UFI MD and CEO Kai Hattendorf on the association’s unprecedented Global Economic Impact Study.
Why did UFI decide to conduct this research?
There simply were no global numbers available covering the total impact of exhibitions. Numerous valuable economic impact reports for the exhibition industry exist, commissioned in the last few years, but almost all are at the national level and based on a broad variety of methodologies, or adding other types of events to the equation. We have asked Oxford Economics to build a standardised global framework, based on square metres as the key metric for our industry. We now know the direct spending, the indirect spending, the induced spending and we have solidly sourced data that goes beyond national or regional data. So, together with the UFI data on visitors and exhibitors, we have a global set of numbers for the first time.
Why is it important to put a number on the industry’s global economic impact?
It is important because we can use these global figures to promote the value of exhibitions to stakeholders all around the world. We can now confidently state that the global exhibition industry generates €68.7bn in direct GDP and generates a total economic impact of €275bn. This would rank our sector as the 56th largest economy in the world, above countries such as Hungary, Kuwait and Ecuador.
What is the benefit for individual countries and associations?
We designed this economic impact study in a framework so that the exhibition industry associations which are members of UFI can take this data and break it down to their national and regional level. We hope to have country profiles or reports on the economic impact for various home markets. We are already working on the first national report – and a number of other countries have already asked how to join the project.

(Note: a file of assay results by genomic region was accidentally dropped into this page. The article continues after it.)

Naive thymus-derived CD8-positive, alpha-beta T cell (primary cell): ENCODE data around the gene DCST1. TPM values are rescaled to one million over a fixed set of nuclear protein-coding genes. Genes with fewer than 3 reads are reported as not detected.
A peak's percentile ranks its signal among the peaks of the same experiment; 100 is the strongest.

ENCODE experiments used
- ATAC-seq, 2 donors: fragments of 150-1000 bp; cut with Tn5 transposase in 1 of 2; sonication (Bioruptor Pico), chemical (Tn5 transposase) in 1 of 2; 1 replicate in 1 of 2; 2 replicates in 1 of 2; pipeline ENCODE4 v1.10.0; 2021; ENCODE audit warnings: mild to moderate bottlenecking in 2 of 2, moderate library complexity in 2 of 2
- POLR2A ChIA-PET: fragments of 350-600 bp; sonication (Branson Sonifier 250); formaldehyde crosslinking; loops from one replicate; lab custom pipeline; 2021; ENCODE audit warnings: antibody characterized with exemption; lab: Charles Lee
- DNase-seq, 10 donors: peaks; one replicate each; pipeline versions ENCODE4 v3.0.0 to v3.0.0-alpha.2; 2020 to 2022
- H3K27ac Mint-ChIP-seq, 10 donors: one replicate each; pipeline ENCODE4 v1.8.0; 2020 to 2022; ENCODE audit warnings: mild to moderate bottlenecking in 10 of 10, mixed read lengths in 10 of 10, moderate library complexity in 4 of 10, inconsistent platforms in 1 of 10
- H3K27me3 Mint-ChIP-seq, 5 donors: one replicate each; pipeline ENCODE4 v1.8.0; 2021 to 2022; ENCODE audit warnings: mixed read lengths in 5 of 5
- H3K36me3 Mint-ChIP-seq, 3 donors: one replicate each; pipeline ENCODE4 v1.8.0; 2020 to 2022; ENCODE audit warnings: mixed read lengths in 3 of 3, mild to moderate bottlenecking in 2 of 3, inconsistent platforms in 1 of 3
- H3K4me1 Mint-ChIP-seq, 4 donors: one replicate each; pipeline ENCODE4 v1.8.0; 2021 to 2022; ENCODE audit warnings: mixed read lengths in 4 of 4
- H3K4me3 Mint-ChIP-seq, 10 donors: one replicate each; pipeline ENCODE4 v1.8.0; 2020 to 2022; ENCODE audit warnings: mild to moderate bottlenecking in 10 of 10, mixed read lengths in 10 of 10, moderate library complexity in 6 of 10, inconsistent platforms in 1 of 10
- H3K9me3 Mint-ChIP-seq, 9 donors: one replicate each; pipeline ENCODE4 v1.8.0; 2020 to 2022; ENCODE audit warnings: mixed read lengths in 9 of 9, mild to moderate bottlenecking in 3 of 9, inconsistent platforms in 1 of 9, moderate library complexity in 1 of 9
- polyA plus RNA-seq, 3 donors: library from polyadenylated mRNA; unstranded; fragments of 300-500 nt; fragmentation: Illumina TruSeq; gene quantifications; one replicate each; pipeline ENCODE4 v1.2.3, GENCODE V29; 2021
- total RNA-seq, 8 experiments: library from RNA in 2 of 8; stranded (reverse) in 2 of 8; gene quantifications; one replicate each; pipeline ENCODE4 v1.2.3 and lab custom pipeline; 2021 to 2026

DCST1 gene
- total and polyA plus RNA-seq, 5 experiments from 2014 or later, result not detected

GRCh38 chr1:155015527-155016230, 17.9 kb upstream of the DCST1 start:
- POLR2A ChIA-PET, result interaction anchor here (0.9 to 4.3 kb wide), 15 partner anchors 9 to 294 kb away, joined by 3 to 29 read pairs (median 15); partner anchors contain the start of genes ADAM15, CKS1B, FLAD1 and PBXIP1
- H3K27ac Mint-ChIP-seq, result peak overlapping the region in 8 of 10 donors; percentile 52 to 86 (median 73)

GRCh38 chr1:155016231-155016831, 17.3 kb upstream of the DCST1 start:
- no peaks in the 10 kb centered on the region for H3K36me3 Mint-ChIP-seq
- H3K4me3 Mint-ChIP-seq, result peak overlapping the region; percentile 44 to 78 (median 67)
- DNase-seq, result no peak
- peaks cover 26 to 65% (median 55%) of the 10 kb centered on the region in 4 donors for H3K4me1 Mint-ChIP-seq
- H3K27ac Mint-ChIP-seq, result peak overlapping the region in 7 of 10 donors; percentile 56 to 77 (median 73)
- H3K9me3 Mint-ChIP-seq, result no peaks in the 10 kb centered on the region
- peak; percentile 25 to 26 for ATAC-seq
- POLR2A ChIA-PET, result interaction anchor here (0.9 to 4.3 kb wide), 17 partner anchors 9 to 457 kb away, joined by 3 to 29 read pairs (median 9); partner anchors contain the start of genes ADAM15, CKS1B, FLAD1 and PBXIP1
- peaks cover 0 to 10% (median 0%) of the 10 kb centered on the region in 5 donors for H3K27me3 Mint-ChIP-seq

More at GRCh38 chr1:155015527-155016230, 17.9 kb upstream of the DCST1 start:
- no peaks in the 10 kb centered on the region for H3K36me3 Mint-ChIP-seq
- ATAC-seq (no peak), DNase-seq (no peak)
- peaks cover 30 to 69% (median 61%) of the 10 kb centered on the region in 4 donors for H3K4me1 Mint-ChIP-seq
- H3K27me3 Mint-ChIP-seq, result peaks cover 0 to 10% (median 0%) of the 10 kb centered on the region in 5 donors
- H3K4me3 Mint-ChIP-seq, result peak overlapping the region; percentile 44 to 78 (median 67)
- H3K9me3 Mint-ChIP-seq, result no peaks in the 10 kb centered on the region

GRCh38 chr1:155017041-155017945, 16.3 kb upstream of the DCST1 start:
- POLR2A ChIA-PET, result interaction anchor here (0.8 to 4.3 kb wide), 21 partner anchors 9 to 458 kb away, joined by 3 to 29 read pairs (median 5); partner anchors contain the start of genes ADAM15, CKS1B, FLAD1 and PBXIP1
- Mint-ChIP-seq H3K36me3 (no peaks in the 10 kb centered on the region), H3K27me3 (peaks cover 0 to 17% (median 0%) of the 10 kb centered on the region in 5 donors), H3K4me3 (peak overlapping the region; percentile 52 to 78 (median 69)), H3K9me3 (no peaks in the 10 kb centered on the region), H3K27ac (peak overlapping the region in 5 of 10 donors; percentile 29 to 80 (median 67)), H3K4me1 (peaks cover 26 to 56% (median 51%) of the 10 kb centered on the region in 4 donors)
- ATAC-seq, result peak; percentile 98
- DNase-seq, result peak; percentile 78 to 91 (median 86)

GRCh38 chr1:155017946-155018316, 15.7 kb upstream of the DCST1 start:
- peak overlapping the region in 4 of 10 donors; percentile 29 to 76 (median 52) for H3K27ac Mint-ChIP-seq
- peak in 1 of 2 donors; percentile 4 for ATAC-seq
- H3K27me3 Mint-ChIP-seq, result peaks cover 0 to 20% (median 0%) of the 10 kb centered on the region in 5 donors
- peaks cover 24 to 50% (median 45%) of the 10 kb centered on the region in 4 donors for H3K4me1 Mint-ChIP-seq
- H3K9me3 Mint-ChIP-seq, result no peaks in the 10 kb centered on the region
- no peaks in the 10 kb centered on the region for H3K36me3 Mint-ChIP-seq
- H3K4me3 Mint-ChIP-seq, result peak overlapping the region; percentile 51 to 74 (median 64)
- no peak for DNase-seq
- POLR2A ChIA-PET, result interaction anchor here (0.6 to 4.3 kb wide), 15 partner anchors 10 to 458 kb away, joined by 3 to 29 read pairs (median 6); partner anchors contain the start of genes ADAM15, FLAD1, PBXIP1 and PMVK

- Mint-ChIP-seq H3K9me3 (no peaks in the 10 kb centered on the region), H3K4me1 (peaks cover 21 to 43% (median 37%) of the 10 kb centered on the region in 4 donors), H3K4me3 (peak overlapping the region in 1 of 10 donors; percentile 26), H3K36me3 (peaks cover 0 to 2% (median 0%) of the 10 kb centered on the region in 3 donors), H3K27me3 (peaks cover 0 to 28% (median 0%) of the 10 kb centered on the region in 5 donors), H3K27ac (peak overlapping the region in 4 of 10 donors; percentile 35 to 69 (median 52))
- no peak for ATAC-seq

What’s been the most interesting finding?
Apart from the regional analysis the report offers, we have also calculated the total economic impact per exhibiting company (€60,700) or sqm of indoor exhibition space (€7,900). These figures can be used when looking at building new venues or expanding current facilities, and I think are a metric that will generate some interesting extrapolations in the future. I think as more people analyse, interpret and use this data, more interesting findings will follow.
We have already seen the success of collaboration between many exhibition industry associations. In the past three years, UFI has essentially doubled the research we produce and publish – on the global scale as well as for regional data, and on what we call ‘topical research’ like the Global Visitor and Global Exhibitor Studies we do jointly with Explori. We will continue to improve the reports we have developed so far, and continue to develop new ones. The next one is in the pipeline now, so watch this space!
Why was the research released now?
We have been working on this research for some months and wanted to publish it ahead of Global Exhibitions Day, which this year falls on Wednesday 5 June. It is a great opportunity for everyone involved in exhibitions around the world to come together and celebrate our industry, and having these top line global figures will hopefully help people move the needle.